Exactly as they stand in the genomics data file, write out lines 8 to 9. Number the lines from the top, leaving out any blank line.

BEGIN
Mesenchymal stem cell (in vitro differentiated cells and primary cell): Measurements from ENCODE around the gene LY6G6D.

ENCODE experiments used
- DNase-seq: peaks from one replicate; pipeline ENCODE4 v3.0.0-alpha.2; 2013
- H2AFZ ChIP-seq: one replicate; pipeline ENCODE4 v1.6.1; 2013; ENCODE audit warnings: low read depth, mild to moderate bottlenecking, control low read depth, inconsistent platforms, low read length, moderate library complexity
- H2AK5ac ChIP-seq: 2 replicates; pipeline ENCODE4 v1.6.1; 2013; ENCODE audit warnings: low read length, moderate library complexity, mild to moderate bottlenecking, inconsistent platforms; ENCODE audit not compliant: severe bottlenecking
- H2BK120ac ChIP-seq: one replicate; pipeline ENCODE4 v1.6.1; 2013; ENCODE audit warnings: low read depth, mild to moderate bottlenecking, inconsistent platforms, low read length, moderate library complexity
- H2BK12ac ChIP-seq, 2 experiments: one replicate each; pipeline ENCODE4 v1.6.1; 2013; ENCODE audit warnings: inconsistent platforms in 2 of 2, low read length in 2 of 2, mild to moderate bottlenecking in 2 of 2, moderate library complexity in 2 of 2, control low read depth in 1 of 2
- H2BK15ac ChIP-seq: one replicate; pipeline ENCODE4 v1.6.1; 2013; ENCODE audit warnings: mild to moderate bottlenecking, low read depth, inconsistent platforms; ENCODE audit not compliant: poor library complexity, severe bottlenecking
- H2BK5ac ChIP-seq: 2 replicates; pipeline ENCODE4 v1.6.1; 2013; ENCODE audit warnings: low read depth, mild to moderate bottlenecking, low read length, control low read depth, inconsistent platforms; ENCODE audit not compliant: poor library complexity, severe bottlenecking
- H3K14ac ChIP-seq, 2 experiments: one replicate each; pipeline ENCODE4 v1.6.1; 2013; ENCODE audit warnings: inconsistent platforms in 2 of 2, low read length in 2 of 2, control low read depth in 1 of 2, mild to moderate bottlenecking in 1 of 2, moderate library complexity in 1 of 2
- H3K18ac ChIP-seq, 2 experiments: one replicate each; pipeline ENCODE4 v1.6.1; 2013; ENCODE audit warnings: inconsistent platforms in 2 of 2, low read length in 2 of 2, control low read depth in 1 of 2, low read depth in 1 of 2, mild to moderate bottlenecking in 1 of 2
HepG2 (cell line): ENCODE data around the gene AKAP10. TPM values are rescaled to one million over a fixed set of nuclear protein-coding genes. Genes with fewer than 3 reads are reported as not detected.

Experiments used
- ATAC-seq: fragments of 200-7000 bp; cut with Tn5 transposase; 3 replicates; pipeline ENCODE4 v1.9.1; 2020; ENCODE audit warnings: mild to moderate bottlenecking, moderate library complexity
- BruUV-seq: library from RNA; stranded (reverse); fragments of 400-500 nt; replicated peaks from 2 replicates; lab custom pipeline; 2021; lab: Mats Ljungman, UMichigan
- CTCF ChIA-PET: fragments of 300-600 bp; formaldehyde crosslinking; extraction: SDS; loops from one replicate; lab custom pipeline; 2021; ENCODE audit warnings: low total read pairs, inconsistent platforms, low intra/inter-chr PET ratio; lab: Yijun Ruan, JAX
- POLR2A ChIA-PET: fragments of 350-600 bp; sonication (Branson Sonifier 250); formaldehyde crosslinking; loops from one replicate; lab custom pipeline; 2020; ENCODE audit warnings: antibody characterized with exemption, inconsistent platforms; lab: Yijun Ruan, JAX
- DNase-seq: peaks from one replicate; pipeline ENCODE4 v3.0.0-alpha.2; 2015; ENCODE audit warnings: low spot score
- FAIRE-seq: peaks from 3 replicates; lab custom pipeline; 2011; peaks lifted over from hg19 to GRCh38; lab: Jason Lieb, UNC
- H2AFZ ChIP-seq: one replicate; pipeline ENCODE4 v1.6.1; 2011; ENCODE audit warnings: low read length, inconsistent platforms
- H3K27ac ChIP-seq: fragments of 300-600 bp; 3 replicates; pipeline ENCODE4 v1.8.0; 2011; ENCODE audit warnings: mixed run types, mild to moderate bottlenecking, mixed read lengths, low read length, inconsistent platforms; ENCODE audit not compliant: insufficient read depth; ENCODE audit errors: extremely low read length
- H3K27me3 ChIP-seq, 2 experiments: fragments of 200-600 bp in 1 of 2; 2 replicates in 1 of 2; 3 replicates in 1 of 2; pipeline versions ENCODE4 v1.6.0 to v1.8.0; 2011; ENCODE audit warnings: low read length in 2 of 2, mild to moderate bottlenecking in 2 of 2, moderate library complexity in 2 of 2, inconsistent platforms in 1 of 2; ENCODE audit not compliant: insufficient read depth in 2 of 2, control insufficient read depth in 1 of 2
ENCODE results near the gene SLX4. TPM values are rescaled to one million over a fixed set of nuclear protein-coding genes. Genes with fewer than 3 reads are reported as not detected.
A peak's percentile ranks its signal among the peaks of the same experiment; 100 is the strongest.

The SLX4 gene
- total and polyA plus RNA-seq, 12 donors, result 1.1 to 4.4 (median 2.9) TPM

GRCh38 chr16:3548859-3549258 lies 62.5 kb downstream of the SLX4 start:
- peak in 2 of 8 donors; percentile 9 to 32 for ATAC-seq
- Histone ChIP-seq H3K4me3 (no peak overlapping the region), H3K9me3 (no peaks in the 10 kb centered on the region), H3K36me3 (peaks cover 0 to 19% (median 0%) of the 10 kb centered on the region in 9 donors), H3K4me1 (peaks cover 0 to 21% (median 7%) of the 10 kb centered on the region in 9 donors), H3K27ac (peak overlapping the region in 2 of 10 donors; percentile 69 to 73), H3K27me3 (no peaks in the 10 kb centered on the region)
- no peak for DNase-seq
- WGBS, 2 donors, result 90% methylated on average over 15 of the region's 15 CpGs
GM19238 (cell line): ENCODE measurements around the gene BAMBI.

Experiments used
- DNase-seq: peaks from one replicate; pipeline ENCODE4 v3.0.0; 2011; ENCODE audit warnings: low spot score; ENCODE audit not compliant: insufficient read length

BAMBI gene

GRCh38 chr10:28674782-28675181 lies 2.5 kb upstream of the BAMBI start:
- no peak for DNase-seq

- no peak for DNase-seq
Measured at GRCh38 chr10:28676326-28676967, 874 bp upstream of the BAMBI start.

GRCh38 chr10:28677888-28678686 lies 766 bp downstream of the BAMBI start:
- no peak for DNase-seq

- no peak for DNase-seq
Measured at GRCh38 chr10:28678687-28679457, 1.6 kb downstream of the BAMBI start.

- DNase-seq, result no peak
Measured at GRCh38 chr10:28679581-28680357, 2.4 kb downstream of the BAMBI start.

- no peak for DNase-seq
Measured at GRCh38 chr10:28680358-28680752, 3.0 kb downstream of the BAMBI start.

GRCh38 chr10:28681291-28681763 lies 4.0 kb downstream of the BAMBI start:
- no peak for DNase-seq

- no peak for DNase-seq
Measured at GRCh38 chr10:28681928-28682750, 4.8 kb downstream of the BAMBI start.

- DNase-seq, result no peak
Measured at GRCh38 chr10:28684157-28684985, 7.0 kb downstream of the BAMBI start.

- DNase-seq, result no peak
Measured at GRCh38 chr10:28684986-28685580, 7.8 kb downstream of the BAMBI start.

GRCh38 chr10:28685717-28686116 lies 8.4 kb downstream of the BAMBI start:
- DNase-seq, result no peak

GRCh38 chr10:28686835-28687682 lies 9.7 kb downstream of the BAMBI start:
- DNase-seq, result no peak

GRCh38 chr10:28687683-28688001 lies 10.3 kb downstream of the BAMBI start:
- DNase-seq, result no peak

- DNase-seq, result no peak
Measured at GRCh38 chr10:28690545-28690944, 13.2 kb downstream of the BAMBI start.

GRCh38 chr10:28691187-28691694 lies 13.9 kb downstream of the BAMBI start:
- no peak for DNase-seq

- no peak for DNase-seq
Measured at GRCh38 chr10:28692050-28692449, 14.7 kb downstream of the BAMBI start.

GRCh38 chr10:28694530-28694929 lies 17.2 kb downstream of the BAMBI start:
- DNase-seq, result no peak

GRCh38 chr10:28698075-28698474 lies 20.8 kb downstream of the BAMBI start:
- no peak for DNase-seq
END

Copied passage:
- H2BK15ac ChIP-seq: one replicate; pipeline ENCODE4 v1.6.1; 2013; ENCODE audit warnings: mild to moderate bottlenecking, low read depth, inconsistent platforms; ENCODE audit not compliant: poor library complexity, severe bottlenecking
- H2BK5ac ChIP-seq: 2 replicates; pipeline ENCODE4 v1.6.1; 2013; ENCODE audit warnings: low read depth, mild to moderate bottlenecking, low read length, control low read depth, inconsistent platforms; ENCODE audit not compliant: poor library complexity, severe bottlenecking